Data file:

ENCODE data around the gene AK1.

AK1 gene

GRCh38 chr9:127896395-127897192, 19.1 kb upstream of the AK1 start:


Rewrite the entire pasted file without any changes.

ENCODE data around the gene AK1.

AK1 gene

GRCh38 chr9:127896395-127897192, 19.1 kb upstream of the AK1 start: